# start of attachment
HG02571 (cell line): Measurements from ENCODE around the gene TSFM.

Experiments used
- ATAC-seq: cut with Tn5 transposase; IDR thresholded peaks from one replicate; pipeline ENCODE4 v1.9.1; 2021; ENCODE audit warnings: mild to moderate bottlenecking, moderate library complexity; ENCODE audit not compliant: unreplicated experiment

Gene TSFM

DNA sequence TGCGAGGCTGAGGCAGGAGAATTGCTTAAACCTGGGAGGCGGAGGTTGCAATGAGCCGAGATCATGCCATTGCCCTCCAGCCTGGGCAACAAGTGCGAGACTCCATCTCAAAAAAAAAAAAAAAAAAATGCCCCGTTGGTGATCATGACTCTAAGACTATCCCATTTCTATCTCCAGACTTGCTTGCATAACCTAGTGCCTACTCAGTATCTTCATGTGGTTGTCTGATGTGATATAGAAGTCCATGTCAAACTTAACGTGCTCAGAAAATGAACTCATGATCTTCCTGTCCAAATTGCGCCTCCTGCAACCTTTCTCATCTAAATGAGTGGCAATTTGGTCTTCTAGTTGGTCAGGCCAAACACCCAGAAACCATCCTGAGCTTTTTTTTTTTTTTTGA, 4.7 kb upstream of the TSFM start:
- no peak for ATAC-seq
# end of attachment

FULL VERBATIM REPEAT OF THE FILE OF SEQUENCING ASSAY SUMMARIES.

HG02571 (cell line): Measurements from ENCODE around the gene TSFM.

Experiments used
- ATAC-seq: cut with Tn5 transposase; IDR thresholded peaks from one replicate; pipeline ENCODE4 v1.9.1; 2021; ENCODE audit warnings: mild to moderate bottlenecking, moderate library complexity; ENCODE audit not compliant: unreplicated experiment

Gene TSFM

DNA sequence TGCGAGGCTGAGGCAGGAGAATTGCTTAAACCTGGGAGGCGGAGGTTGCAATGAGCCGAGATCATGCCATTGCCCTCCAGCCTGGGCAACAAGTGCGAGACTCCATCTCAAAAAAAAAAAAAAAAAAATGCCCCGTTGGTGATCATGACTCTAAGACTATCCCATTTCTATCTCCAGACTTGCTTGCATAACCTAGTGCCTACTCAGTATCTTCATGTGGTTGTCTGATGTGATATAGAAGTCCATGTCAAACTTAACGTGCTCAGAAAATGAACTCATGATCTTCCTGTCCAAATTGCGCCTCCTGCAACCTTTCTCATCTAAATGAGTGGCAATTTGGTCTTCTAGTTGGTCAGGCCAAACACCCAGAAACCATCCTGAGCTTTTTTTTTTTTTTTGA, 4.7 kb upstream of the TSFM start:
- no peak for ATAC-seq